Trevi Fountain loses pieces, alarm raised for monument

ROME Mon Jun 11, 2012 6:39am EDT

1 of 6. Spots where pieces have fallen off the top of the Trevi Fountain are seen in Rome June 11, 2012. The Trevi Fountain, one of the iconic symbols of Rome, is losing some of its pieces, raising the alarm that the monumental structure needs a new major restoration. At the weekend, a few stone laurel leaves fell from the top frieze of the fountain, which marks the terminal point of of one of the aqueducts that brought drinking water to ancient Rome.

Credit: Reuters/Max Rossi

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ROME (Reuters) - Several decorative pieces have fallen off the Trevi Fountain in Rome, raising the alarm that one of the eternal city's most famous structures needs a new major restoration.

At the weekend, a few stone laurel leaves fell from the top frieze of the fountain, which marks the terminal point of one of the aqueducts that brought drinking water to ancient Rome.

Umberto Broccoli, Rome's cultural superintendent, said the damage was "not worrying" and that the detachment was probably due to water infiltration caused by heavy snowfall that hit Rome in February.

Police put barriers around the fountain and restoration experts checked the damage. They removed about five other pieces that appeared to be in danger of falling from the top.

The basin of the fountain, which figured prominently in films such as "La Dolce Vita," "Roman Holiday" and "Three Coins in the Fountain," was to undergo its weekly draining and cleaning on Monday.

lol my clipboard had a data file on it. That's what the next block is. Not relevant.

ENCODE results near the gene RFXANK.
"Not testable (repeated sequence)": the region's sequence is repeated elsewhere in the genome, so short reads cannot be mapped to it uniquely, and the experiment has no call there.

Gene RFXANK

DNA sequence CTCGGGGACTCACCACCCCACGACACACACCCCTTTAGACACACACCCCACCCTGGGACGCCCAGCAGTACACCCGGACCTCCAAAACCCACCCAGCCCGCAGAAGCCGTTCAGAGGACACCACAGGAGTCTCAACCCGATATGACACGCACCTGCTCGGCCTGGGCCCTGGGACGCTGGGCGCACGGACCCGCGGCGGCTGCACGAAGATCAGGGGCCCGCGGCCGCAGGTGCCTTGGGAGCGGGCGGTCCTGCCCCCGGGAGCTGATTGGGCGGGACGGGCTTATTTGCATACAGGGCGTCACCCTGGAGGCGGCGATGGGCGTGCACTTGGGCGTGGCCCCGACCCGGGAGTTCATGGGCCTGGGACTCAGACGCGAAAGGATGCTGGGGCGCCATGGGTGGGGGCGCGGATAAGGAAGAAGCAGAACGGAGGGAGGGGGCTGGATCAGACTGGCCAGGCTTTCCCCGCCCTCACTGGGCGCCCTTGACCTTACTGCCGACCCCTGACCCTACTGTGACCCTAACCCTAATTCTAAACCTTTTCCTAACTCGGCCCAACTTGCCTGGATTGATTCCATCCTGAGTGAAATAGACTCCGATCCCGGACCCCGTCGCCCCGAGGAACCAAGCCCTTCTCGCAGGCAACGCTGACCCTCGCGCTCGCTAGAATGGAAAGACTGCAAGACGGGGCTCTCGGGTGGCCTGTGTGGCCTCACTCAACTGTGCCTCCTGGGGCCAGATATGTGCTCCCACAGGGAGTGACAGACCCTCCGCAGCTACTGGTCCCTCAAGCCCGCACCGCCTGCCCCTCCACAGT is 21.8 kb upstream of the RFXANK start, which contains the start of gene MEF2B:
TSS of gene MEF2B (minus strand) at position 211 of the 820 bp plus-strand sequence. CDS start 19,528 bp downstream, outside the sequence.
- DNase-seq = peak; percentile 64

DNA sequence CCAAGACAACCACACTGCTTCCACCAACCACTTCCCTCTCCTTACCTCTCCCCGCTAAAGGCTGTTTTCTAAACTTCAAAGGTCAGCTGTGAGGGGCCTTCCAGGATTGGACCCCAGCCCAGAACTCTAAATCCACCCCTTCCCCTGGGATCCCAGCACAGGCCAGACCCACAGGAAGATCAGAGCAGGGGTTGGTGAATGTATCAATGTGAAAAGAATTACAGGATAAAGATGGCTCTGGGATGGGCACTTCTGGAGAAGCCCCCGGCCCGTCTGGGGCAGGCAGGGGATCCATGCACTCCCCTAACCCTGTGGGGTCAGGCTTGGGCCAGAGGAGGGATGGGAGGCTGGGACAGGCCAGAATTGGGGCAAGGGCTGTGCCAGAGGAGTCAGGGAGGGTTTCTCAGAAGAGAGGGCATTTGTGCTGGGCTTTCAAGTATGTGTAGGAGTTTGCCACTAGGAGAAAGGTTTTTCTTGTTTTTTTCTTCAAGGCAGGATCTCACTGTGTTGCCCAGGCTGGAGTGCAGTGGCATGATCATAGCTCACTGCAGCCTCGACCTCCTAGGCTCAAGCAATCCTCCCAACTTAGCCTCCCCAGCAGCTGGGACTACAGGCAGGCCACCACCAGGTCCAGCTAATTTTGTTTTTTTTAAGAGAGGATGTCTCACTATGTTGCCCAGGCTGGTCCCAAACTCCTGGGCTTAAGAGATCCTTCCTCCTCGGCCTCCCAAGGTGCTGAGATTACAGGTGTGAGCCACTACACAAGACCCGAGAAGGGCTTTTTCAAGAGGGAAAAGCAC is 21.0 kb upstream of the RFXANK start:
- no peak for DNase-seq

Dino Gasperini, Rome city counselor for culture, asked for funds to protect the fountain from any more possible imminent damage and said another full-scale restoration was needed.

The last major restoration of the fountain, whose current form was completed in 1762, was 20 years ago.

While Broccoli said the falls were not worrying, Italy's Greens party said the Italian capital's monuments were in dire condition and announced a campaign where residents can send e-mails to signal dangers to Rome's cultural heritage.

"We think what is happening at the Trevi Fountain, one of the most recognized monuments in the world, is very grave," said Greens leader Angelo Bonelli.

Bonelli said concern for the fountain was even greater because earlier this year a few small pieces fell off of the Colosseum. That monument is now being restored.

Tourists viewing the fountain on Monday expressed concern and said Italy had to protect its cultural heritage.

"Heritage should not be just a cost, it should also be a resource. For example, that bar should pay something more given that it has the privilege to be located in front of the Trevi Fountain, which is one of the world's greatest wonders," said Italian tourist Daniele Masta.

The Trevi Fountain stands at a point where in ancient Rome three roads (tre vie) formed a junction. Water arrived from a source about 13 km from the city and was carried by an aqueduct to serve the populace.

The aqueduct, bringing what was called Virgin Water, served the city for more than four centuries until it was destroyed by invading Visigoths.

The tradition of building monumental fountains at the terminus of aqueducts was revived after the Renaissance.

The current fountain was commissioned by Pope Clement XII in 1730 to replace a more simple basin and completed in 1762. The allegories show Tritons guiding Oceanus, the god of all water, on his shell chariot.

A Roman tradition says tourists who throw a coin in the fountain are guaranteed that they will someday return.

(Additional reporting by Antonio Denti, editing by Paul Casciato)

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